A compromise was finally made in August 2016. Currently, the contents of the memorial classrooms are stored temporarily at the Ansan Office of Education until a dedicated building is completed in 2019. For many, the memorial classroom controversy was a particularly divisive issue. While public opinion sided overwhelmingly with the victims’ families and their demand for the truth, people disagreed on whether the classrooms should be used as a space for mourning at the expense of other students.
Unless one reads the marketing material closely, it is easy to miss the fact that Theater Company Nolddang’s Oedipus – Those Who Want to See responds to this sensitive issue. The story of Oedipus—patricide and incest, misjudgment and blind rage—doesn’t exactly speak to the Sewol accident or the widespread protests that followed. Yet the subtle transition from singular to plural in the title hints at why playwright and director Choi Zina chose to adapt Oedipus: this play is more about the chorus, the multifaceted public that seeks Oedipus’ leadership, than the great man himself.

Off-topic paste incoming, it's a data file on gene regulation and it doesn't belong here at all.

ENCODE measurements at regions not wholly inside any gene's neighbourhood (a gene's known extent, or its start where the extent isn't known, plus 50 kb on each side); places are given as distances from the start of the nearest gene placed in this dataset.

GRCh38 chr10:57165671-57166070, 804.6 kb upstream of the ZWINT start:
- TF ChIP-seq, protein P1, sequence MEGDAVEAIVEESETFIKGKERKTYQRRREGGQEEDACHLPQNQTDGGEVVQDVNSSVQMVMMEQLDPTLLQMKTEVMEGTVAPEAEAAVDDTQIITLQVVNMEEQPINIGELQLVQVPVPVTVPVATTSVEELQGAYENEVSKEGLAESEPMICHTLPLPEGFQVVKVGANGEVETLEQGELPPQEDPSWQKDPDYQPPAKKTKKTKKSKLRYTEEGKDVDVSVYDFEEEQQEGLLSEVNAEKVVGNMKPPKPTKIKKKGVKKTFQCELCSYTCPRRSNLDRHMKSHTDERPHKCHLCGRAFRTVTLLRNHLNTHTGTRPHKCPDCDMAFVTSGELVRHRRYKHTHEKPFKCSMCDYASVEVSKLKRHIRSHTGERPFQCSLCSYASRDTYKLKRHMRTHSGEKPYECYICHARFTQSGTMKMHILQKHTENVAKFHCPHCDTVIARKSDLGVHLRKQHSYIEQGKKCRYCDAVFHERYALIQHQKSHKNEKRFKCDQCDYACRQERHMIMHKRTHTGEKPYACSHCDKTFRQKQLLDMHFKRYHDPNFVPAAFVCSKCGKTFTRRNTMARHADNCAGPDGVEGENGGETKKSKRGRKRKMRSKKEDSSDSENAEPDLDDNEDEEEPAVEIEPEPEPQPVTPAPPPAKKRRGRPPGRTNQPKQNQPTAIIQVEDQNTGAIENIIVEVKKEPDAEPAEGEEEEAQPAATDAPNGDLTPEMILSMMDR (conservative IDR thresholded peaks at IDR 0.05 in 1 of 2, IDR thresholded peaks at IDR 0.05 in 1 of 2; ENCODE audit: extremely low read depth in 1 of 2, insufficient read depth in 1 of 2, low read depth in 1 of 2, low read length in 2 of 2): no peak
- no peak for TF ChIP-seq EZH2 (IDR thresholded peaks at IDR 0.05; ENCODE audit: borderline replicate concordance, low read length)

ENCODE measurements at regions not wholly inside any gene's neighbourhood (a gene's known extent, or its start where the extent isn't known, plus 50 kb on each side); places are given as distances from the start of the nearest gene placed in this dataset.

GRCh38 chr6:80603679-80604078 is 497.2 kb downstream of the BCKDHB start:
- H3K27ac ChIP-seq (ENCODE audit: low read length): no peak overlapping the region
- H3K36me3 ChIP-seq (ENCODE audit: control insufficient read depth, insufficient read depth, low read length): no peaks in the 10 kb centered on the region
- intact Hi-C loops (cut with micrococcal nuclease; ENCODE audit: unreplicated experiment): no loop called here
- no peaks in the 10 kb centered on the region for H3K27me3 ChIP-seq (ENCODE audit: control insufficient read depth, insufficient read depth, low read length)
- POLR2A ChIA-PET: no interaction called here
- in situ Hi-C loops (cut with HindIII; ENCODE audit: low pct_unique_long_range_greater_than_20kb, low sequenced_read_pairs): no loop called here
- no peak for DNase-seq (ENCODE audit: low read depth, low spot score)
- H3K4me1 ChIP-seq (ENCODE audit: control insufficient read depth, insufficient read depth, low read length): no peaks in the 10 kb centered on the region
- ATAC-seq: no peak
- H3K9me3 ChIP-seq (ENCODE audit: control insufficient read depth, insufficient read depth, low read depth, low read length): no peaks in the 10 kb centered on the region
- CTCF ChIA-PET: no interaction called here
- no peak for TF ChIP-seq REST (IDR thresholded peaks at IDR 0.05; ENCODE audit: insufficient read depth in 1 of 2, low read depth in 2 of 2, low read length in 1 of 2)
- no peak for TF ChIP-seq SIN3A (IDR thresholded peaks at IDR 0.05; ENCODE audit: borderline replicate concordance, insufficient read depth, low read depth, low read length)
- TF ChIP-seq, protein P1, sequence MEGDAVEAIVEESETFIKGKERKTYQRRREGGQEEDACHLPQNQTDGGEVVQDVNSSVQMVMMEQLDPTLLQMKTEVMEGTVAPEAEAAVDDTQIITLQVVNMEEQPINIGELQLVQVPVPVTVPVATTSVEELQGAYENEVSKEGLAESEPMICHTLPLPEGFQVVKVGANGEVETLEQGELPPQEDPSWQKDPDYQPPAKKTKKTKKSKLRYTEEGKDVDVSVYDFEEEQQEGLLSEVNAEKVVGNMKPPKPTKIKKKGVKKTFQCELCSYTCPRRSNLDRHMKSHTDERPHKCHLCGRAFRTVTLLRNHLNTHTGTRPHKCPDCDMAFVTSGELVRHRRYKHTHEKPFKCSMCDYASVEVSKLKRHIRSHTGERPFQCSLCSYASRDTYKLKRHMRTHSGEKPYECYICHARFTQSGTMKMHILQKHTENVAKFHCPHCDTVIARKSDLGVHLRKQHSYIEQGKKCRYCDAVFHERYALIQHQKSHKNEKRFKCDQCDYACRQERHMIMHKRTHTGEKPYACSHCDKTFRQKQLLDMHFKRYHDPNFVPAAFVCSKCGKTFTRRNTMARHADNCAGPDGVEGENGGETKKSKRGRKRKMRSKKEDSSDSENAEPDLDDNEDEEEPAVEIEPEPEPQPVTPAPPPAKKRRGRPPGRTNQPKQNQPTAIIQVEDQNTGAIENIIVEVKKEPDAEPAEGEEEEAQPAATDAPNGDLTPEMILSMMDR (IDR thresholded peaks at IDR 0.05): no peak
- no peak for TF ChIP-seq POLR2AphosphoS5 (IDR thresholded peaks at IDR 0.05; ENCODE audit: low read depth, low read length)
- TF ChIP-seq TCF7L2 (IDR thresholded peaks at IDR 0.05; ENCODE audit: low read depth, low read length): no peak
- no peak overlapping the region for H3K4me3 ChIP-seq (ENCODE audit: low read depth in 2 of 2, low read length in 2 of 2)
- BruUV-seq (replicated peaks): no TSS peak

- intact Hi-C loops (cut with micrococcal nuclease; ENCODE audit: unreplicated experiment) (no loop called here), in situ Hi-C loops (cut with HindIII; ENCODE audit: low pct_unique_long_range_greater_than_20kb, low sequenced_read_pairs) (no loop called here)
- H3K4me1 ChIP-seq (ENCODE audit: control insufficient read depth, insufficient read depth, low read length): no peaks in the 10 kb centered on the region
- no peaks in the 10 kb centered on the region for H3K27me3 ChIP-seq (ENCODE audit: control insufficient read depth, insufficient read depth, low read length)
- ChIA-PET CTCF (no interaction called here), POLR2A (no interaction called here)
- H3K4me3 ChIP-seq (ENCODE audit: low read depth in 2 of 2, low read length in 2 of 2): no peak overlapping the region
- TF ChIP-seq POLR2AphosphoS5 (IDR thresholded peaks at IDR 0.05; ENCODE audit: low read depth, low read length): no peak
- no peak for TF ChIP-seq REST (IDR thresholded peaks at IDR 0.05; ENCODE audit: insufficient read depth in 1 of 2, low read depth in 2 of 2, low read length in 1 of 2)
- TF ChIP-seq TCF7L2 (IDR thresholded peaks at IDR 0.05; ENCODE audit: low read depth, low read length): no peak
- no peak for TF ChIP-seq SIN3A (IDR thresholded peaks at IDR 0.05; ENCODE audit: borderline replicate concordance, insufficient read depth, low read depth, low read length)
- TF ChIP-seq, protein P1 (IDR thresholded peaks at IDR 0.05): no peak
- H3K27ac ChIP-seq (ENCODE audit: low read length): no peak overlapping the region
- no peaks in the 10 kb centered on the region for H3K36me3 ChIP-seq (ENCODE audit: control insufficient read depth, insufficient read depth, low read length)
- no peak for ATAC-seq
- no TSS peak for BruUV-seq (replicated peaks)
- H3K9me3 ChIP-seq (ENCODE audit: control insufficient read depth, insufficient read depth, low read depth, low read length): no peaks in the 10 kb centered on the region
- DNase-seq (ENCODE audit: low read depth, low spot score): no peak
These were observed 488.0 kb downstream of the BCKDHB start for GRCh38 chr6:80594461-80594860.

Upon entering the theatre, I am greeted by an actor in a white dress who says I can walk around freely during the first fifteen minutes of the performance. Behind her, the rest of the cast is warming up or chatting with other spectators while wandering around the space, which is mostly empty aside from a couple of ladders, construction platforms, and school desks. Oedipus eventually appears, but he is already the blind and abject man from the end of Oedipus the King, or perhaps Oedipus at Colonus. Audience members must move out of the way as he gropes about, muttering on about the candlelight vigils that took place right outside the theatre’s walls in downtown Seoul.